regeneration in nature

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Slow-cycling stem cells and Hydra regeneration

Hydra (a diploblastic polyp of the phylum Cnidarian) has been a classical model of regeneration since Abraham Trembley first studied the enormous plasticity of these animals already in the 18th century. Hydra are not constantly renewing their cells but also are capable of regenerating a whole animal from a small piece of their bodies. Remarkably, they are even able to regenerate a well-patterned organism from the re-aggregation of dissociated cells. At the cellular level, Hydra contains three distinct stem cell populations: the ectodermal and endodermal myoepithelial cells are differentiated cells are also stem cells for those specific lineages, respectively, and interstitial stem cells. The interstitial stem cells are multipotent stem cells that give rise to nerve cells, gland cells, nematocytes and gametes. Epithelial stem cells continuously divide in the body column, every 3-4 days and get displaced towards the anterior (tentacles) and posterior (basal disk or foot) tips where they terminally differentiate and progressively get sloughed off. Interstitial stem cells divide also in the body column but at a higher rate, every 24-30 hours and then migrate towards the tips as progenitor cells before their final differentiation.

Now, a paper from the laboratory of Yashoda Ghanekar (http://www.ncbi.nlm.nih.gov/pubmed/25432513) reports the existence of slow-cycling cells within these 3 different compartments of stem cells. In various mammalian stem cell systems, slow-cycling or quiescent cells that do not normally go through division under normal physiological conditions have been described. These cells normally rest in the G0 phase of the cell cycle and divide at a very slow rate or only as a response to injury. Here, the authors report on the presence of slow-cycling cells within Hydra stem cells.

To determine the presence of such slow-cycling cells the authors pulsed Hydra with EdU (a thymidine analog that gets incorporated into the DNA during cell division) for one week to ensure that all cells undergo cell division at least twice and then chased for several weeks in a fresh medium without EdU. Cells that keep dividing will “lose” a detectable EdU signal. On the contrary cells that do not divide any more such as differentiated cells or quiescent stem cells retain the Edu labeling. After one week of pulse, 94-98% of interstitial cell were labeled as well as the 54-80% and the 46-51% of the ectodermal and endodermal epithelial cells, respectively. After four weeks of pulse, these percentages increased to 100% in interstitial cells and more than 90% in epithelial cells. These results indicated that even after 4 weeks few epithelial cells remained undivided. After a long chase (4 weeks) after the EdU pulse, a small but significant number of EdU-positive cells were found in the body column. After one week of pulse and up to ten days of chase around 2.6% of undifferentiated interstitial cells showed complete EdU label. After ten days, only partial labeled interstitial cells were detected (indicating that they were dividing). Ectodermal and endodermal epithelial cells retained the EdU label for much longer. Thus, after a 4 weeks chase, 2.1 and 1.8% of ectodermal and endodermal epithelia cells, respectively, had complete EdU label. Considering the average cell-cycle time of these different lineages, these results suggest that in all three there were cells that did not divide from approximately 8-10 cell cycles after the pulse.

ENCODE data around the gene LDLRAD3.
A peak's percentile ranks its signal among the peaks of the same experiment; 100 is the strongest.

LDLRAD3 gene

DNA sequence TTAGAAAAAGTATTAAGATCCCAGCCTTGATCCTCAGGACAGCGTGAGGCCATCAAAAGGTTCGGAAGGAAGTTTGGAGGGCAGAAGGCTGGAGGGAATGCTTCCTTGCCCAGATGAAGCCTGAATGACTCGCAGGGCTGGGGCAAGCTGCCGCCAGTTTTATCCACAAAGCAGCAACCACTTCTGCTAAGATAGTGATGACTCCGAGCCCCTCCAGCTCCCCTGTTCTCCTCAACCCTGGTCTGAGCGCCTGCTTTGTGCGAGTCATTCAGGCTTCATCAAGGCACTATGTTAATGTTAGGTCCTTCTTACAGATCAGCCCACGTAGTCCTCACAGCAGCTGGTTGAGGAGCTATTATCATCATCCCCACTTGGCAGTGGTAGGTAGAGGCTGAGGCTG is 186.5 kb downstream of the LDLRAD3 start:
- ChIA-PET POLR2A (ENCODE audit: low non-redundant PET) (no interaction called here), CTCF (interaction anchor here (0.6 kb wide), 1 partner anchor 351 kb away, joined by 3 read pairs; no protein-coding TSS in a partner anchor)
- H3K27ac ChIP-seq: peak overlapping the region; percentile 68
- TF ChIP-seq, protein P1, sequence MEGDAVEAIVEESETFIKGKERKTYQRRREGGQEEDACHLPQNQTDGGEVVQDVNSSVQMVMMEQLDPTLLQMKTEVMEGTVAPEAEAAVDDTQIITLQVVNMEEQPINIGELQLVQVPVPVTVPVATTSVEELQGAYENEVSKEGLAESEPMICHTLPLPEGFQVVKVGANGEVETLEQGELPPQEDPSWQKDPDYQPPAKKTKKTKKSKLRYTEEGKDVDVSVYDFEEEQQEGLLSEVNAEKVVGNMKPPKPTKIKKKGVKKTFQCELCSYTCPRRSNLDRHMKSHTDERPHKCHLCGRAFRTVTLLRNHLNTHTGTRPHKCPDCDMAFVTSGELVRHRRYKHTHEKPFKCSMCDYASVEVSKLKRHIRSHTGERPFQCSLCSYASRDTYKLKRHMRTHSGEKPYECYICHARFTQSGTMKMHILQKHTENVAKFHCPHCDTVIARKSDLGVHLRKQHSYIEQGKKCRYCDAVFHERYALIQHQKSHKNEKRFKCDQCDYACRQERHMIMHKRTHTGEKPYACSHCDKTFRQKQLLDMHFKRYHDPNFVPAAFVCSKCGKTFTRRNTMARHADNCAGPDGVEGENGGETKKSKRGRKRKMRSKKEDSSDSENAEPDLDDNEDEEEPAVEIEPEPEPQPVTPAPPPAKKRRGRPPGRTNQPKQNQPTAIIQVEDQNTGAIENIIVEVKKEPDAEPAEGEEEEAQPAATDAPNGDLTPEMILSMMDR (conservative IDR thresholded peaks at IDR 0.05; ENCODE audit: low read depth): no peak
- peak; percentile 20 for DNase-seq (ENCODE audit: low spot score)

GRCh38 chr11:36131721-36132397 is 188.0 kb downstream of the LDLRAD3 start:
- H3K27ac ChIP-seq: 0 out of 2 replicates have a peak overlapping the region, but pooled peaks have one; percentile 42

Next, the authors used BrdU (another thymidine analog) and an antibody against mitotic cells to determine that these slow-cycling cells were in fact capable of re-entering cell division. Previous studies have suggested that the extracellular matrix (ECM) could provide a niche for the interstitial stem cells. Interestingly, the authors report here that the percentage of label-retaining interstitial cells in contact with ECM was much higher that that of cells that retained only partial labeling (dividing cells). In other systems quiescent cells are held in G0/G1 phase of the cell cycle. Recently, a study from the laboratory of Brigitte Galliot has reported that interstitial stem cells are paused at G2 phase. After one week of chase for interstitial cells and 3.5 weeks for epithelial cells, most of the cells in these compartments that retained the EdU label were in G2 phase.

Finally, the authors checked the potential contribution of these slow-cycling cells during regeneration. The authors performed midgastric amputation and analyzed head regeneration in animals chased either for one week or 2.5-3.5 weeks. The regenerating tips were cut at 1 and 3 hours of regeneration, macerated and then the authors counted the number of EdU-retaining cells with complete and partial label. As control they used the same body region from animals in chase. The authors found a 50% decrease in the number of cells with complete label at 1h of regeneration and a concomitant increase of cells with partial label, indicating that slow-cycling cells had entered cell division during this time.

In summary, the authors describe here a sub-population of Hydra stem cells that divide infrequently. These slow-cycling cells were present in the 3 stem cell lineages, were capable of re-entering the cell cycle and were activated to divide as a response to amputation during the first hour of regeneration.

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